Monday, August 07, 2006
STRANGE CARGO (1940, Frank Borzage, Lawrence Hazard / Anita Loos / Lesser Samuels screenplay, Richard Sale novel)
In heaven and on earth, in all the world, there's nobody can save you but me. So when you say your prayers, say 'em to me, Cambreau. I'm the only god you can call on now. Remember? You were right when you said God was in me. God's in everybody. Gambier's God, I'm God, you're— You're— Cambreau!
Strange cargo. Strange movie. Andre Verne is a tougher-than-Bogie penal colony hard case who's armed with two deadly weapons, his head and his heart – "and nobody can take 'em away from me." He makes a play for Julie when he's on a dock-side work crew: they meet nasty, not cute, she's a tougher-than-Bacall high class hooker who services the guards and prison officials in a port hotel. She ends up drawn into a prison break, fighting for survival with Verne and several other escapees as they make their way through a hostile jungle (there's quicksand, even. What ever happened to quicksand? It was in every movie when I was a kid, but do you think it shows up anywhere anymore? Must be global warming…) and across a perilous sea in hopes of a new chance at their old lives of crime.
What's strange is the Bible-toting Cambreau (in the novel his first name is Jean. Of course.), who shows up mysteriously in the prison camp – he's clearly not a criminal – and then joins the jailbreak, guiding them when they're lost, offering his life for others, paying their way to freedom, foretelling the future, protecting hardened criminals from their worst impulses and encouraging them to deathbed confessions. ("Escape from Devil's Island," get it?). The religious dialogue and symbolism of this movie are so heavy-handed I kept thinking it must be a church-funded project of some sort, but no way: not with stars like Clark Gable, Joan Crawford and Peter Lorre. Not with so much edge on the lead characters: sure they're only movie-tough, but sparks of real cruelty fuel their atrraction, and (adjusting your set to correct for certain movie-isms of the day) these are some pretty dark characters. There may be more Blble quotes per frame than any Billy Graham movie, but there's no church behind this noir-inflected (noir-infected?) escape picture. Fact is, it received a "condemned" rating from the Legion of Decency for "Irreverent use of Scripture" and lustful complications." MIRACLE OF THE BELLS, IN THE RAIN or ON 34th STREET it ain't.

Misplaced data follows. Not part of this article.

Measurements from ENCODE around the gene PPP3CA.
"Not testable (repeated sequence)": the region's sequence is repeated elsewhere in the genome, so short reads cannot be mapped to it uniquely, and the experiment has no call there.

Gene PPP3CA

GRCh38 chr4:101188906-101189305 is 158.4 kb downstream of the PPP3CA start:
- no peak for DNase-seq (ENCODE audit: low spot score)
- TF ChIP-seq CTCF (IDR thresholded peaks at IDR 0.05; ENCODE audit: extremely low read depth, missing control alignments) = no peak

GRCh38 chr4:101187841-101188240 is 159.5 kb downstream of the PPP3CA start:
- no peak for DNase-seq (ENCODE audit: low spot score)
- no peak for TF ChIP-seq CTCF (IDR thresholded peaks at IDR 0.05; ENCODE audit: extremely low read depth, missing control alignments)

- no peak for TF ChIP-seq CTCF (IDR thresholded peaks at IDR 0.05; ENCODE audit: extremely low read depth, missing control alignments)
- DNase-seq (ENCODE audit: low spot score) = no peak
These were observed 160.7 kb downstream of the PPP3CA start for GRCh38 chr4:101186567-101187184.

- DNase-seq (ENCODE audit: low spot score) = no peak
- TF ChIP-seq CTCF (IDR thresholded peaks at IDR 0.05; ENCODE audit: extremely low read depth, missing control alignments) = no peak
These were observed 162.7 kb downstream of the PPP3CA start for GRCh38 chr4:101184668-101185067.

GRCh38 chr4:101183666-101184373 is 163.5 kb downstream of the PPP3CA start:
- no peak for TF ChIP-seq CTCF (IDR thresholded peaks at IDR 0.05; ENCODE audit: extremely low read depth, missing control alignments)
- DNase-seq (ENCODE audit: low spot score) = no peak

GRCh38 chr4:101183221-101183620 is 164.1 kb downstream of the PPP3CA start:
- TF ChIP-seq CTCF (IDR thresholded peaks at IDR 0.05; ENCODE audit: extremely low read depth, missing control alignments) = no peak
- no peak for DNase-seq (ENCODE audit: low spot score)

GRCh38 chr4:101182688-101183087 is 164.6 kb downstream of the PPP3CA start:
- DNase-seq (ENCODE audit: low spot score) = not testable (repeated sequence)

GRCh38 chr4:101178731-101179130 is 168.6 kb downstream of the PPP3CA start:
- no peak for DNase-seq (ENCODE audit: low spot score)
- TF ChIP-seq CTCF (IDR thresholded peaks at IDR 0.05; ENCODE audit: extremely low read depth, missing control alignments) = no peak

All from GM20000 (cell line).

The clash between hard-boiled and holy is jarring much of the time, enough that it's a struggle to take it all seriously. But if we do, ultimately, it's because of Crawford's committed performance – the character talks tough, and goes for rough trade, but there's real pain and regret underneath it all, and ultimately this portrayal of a soul's journey toward redemption is surprisingly effective. Just watch how that face changes over the course of the film. (It's an easy enough face to watch.)
THE PASSING OF THE THIRD FLOOR BACK, AN INSPECTOR CALLS
SHAWSHANK REDEMPTION, COOL HAND LUKE
Available at Videomatica